Have you ever had the experience of wanting to change a behavior, and, starting with the best of intentions, you only go so long before you start to slide back into old habits? Well, you wouldn’t be alone. Some of our habits go back a looooong way, and so changing them is going to take some coaxing.
Not too many people can sustain change through sheer willpower alone. They need systems and supports to build up the mental “muscle memory” that supports the new behavior.
At the same time, there are some very real biological forces at work to keep you from changing, even though you know change is the right thing to do. Here are 3 way your brain resists changing and some ways to work-around them.
Your brain’s job is to keep you safe
As far as the primitive brain is concerned, whatever you’ve been doing that hasn’t killed you is good to repeat again. That’s because the survival instincts of your primitive, or reptilian brain, also known as the amygdala, are hard-wired into us. Above all, the brain’s primary job is to keep you alive, and that means it’s okay to do what you’ve always done.
But another part of the brain, the prefrontal cortex, is responsible for our executive functioning, the forward-thinking and planning part. This part of your brain is steering the ship.
That’s what makes changing so hard: part of us wants to grow and change, and part of us wants to stay the same, acting as an anchor. Successful efforts in behavior change always take both sides into consideration — the desire and the resistance — and also must harness other features of our brains so that we are using the brain instead of letting it inadvertently work against us.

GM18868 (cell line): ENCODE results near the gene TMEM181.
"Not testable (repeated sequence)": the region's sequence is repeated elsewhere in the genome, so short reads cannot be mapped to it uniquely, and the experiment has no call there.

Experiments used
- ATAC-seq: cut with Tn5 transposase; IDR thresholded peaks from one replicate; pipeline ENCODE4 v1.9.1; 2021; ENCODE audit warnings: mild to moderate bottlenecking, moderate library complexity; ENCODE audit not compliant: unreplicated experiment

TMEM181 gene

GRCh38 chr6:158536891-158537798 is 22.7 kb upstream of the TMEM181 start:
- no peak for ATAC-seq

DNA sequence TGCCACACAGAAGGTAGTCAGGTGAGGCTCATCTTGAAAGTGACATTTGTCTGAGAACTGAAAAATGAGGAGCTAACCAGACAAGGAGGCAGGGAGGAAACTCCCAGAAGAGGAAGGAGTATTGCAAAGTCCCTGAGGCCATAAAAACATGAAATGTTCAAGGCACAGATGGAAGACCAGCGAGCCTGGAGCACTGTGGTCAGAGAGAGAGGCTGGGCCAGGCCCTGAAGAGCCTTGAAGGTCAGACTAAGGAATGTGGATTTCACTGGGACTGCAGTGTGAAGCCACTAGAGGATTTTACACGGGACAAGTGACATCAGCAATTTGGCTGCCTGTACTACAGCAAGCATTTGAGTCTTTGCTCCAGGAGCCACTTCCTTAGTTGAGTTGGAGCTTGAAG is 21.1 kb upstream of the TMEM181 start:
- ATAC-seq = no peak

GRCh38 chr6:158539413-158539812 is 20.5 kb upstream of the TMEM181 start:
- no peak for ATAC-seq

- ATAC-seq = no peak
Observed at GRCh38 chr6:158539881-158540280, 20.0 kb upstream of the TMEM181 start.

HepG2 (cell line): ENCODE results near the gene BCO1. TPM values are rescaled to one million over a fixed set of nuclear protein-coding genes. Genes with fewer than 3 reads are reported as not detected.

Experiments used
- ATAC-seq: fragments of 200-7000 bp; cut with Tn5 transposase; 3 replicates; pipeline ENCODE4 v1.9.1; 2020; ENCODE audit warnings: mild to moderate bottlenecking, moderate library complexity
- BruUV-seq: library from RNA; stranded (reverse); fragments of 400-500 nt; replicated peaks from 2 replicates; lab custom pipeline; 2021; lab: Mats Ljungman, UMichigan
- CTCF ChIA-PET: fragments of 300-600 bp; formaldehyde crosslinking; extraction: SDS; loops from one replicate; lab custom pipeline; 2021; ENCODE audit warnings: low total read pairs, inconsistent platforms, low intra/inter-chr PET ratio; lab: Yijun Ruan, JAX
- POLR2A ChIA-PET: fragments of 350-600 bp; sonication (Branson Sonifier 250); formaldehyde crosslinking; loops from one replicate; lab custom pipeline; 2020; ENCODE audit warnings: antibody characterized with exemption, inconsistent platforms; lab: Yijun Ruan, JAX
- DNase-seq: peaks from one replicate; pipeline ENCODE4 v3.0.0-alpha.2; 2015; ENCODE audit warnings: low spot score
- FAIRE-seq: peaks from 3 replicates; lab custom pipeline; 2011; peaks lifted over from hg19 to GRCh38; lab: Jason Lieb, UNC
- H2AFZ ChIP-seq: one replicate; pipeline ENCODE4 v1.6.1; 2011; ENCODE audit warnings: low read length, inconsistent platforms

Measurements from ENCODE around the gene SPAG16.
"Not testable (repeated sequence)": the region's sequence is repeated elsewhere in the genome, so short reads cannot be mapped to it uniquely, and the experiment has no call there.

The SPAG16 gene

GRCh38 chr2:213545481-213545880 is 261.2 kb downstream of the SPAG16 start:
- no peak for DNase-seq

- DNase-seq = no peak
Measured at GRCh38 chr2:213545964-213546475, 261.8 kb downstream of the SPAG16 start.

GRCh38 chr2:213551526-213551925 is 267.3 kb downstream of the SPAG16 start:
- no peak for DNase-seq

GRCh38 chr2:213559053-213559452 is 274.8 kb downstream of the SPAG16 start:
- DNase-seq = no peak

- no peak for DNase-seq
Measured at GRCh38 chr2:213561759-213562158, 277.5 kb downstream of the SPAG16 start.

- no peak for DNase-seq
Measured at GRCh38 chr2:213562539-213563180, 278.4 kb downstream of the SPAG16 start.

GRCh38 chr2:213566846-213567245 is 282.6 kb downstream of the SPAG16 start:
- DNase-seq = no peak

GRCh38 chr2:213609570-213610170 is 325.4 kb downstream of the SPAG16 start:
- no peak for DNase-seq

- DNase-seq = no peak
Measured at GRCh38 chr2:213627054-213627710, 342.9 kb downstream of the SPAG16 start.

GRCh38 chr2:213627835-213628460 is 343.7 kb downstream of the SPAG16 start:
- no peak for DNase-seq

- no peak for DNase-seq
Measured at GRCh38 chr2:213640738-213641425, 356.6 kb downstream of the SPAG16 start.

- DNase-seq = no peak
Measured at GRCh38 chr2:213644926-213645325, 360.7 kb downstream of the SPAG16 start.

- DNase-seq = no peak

One way to move through barriers is to start by naming them. By naming a vague feeling of resistance, it loses some of its power to rule over you. Let’s say you know you should eat more vegetables, but when you think about it there is a wall of resistance and overwhelm:
What do I buy?
How do I prepare it?
Will it be good?
I don’t have time.
It’s not what I’ve done…
Each of the first three questions come from a place of fear, of not knowing. That’s the amygdala talking. A good work-around for this type of resistance is to be reassuring; tell yourself it’s going to be fine, we don’t have to do it all at once, we’re just going to try one new thing this week, it doesn’t have to be perfect… This sort of positive self-talk can calm down the fear response long enough for you to be willing to experiment and try new things.
Your brain wants pleasure
Dopamine is the primary brain chemical that is associated with motivation and reward; we are driven to do things that will bring us pleasure and try to avoid things that will bring us pain. Since many of our bad habits — like stress eating crackers or bread — also give us pleasure, it’s easy to see why we might resist changing!
A primary strategy in any successful behavior change effort, including those used in my program that helps people quit the rampant addictions of sugar and flour, Breaking Free from Sugar, is to heighten your awareness to the other pleasures in your life. To seek out and luxuriate in pleasures that don’t involve sugar and flour. This can be as simple as taking a big deep breath outside, or as complex as going for long hike.
Here’s a big tip for increasing your pleasure: anticipation. In addition to being fully present for those pleasurable experiences, thinking about them in advance with anticipation will increase the amount dopamine you are receiving. Research on travel has shown that your brain produces as much dopamine when you are thinking about and planning a vacation as when you’re actually taking the vacation!